Please ensure Javascript is enabled for purposes of website accessibility

O’Malley: School systems fall short when it comes to transparency

If Gov. Martin  O’Malley thought he was going to get a simple question from the cherub-faced sixth-grade student from Baltimore City, he surely got a surprise.

Gov. Martin J. O'Malley

Gov. Martin O’Malley said school systems need to be a better job being transparent when conducting public business.

The student, who identified himself as Ronald, is a member of the Baltimore Urban Debate League  debate team and was one of the first in line early Wednesday morning. Of everything he could have asked, Ronald wanted to know O’Malley’s thoughts about how the government could be better at one thing—wait for it—open meetings laws.

“Recently I have found out that at some points and times the government has not been allowing the public to join in some of  the meetings and not giving them a reason even when they are spending their tax dollars,” Ronald said to O’Malley.

O’Malley, who seemed surprised by the question, said school systems don’t always do a good job when it comes to public transparency and said lawmakers might need to see if there is a legislative remedy.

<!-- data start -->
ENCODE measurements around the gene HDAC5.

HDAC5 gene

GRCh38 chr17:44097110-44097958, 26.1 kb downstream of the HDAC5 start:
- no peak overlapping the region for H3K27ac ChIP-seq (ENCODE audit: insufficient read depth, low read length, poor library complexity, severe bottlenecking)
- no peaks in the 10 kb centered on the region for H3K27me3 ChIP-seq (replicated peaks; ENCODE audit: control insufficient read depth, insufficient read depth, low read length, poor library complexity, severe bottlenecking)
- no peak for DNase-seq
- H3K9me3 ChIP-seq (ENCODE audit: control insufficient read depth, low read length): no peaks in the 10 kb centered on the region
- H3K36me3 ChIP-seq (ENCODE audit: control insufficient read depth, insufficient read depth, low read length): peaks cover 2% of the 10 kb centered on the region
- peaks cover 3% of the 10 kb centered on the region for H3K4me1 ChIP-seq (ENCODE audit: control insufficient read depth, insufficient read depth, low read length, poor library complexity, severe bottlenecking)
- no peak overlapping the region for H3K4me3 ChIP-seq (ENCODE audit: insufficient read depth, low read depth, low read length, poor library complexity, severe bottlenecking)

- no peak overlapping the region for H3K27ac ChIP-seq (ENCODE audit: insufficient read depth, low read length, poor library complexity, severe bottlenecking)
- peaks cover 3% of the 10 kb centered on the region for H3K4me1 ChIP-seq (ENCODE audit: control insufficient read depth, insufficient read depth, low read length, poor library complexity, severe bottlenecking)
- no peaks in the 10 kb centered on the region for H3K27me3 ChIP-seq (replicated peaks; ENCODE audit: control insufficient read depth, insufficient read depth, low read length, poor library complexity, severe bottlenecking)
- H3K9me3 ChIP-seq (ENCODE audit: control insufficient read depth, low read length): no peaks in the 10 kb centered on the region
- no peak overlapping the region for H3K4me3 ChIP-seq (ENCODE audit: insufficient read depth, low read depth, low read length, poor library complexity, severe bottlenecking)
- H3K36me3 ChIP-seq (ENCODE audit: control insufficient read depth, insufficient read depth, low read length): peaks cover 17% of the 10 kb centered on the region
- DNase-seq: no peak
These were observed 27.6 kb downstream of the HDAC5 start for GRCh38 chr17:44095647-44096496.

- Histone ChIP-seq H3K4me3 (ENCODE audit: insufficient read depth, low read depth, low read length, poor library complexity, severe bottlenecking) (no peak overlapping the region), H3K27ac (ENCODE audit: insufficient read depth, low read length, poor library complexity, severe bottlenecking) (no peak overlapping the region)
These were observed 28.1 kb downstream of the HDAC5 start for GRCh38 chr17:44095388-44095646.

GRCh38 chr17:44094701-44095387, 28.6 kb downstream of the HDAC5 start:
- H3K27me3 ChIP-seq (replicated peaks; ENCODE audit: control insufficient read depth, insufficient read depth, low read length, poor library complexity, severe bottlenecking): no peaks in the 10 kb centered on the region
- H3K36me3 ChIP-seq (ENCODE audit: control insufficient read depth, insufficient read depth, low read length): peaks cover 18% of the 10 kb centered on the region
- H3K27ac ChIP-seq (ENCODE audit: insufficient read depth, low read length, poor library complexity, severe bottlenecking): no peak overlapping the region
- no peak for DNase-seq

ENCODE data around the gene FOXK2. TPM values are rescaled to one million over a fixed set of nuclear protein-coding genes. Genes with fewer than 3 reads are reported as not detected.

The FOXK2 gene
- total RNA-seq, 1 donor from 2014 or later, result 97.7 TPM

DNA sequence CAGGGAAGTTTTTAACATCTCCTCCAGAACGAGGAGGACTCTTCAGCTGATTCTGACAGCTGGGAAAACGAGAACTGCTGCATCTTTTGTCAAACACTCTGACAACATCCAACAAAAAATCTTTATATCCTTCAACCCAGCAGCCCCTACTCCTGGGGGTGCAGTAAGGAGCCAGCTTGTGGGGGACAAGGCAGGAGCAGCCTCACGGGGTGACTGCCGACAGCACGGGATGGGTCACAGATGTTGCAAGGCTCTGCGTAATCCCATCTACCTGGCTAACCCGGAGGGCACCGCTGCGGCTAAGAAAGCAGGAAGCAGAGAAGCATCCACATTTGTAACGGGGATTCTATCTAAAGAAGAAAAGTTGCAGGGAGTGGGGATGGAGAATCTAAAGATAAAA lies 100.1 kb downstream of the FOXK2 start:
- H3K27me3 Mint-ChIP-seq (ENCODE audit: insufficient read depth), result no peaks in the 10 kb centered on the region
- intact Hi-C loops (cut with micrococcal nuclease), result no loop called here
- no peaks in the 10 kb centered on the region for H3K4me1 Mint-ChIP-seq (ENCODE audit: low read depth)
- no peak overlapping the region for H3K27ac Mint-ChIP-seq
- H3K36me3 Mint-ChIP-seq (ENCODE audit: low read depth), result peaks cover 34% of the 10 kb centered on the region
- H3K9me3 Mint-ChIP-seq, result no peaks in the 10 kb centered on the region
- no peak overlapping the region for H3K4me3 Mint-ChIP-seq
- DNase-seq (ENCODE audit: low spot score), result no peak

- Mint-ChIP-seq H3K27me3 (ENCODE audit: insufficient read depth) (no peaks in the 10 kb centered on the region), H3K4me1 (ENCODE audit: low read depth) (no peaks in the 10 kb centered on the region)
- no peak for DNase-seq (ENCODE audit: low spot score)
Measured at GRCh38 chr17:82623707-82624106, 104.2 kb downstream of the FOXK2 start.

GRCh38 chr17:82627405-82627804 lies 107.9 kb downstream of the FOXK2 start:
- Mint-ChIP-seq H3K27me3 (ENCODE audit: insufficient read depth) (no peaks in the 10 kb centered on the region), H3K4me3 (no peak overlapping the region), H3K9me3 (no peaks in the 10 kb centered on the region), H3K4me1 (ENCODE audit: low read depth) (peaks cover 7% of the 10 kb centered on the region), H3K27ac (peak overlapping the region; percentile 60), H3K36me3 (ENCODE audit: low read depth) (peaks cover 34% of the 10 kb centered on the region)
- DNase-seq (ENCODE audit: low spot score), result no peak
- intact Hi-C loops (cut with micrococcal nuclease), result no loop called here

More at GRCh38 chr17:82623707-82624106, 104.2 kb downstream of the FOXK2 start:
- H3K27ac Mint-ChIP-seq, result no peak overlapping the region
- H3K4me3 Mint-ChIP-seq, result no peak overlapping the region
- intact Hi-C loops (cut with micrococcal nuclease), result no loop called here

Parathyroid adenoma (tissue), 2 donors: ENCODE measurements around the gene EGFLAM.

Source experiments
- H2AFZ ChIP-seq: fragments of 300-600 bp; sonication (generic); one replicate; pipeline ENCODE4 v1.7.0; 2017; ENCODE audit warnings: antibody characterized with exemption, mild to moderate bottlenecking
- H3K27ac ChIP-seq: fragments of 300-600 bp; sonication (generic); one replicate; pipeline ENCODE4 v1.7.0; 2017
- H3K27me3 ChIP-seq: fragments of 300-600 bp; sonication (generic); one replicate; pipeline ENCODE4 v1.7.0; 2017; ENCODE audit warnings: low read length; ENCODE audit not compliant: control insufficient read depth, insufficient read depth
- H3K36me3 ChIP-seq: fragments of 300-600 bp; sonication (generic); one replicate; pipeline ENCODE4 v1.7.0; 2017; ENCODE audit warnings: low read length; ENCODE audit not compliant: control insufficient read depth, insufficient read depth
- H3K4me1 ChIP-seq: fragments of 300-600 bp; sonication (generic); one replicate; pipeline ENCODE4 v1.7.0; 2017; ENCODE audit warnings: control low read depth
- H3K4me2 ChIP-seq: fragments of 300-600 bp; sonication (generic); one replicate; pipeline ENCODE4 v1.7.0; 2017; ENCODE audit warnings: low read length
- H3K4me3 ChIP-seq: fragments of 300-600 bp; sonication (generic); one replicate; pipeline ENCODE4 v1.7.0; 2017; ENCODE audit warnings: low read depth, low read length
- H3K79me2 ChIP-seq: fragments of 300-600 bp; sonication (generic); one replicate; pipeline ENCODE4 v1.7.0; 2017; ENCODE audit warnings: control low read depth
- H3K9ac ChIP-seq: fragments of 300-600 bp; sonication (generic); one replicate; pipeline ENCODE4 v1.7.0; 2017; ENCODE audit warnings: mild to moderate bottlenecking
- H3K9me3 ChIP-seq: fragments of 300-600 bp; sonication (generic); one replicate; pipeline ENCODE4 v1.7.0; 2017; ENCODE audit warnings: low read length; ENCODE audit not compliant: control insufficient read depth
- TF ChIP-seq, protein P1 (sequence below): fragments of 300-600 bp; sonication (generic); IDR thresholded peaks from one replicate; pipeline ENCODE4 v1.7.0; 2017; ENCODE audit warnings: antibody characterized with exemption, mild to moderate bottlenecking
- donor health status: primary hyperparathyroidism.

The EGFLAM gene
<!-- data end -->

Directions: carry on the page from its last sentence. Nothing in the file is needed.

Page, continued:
“One area where we need some more public engagement, openness, visibility, transparency has to do in the management of our school systems and the meetings and workings of our school boards,” O’Malley said. “It is a huge, huge cost center and many of them are operating with a great deal of autonomy especially when compared to other departments in the city of Baltimore or any county.”

O’Malley made his comments as part of an interview with Marc Steiner on his 11th annual Annapolis Summit broadcast. The show, of which The Daily Record was a sponsor, aired hours before the opening of the 2014 General Assembly session.

“I mean, these school boards have become almost their own entity within themselves and given the importance there I would think that might be an area where we might need some clearer direction and focus on transparency,” O’Malley said.

One comment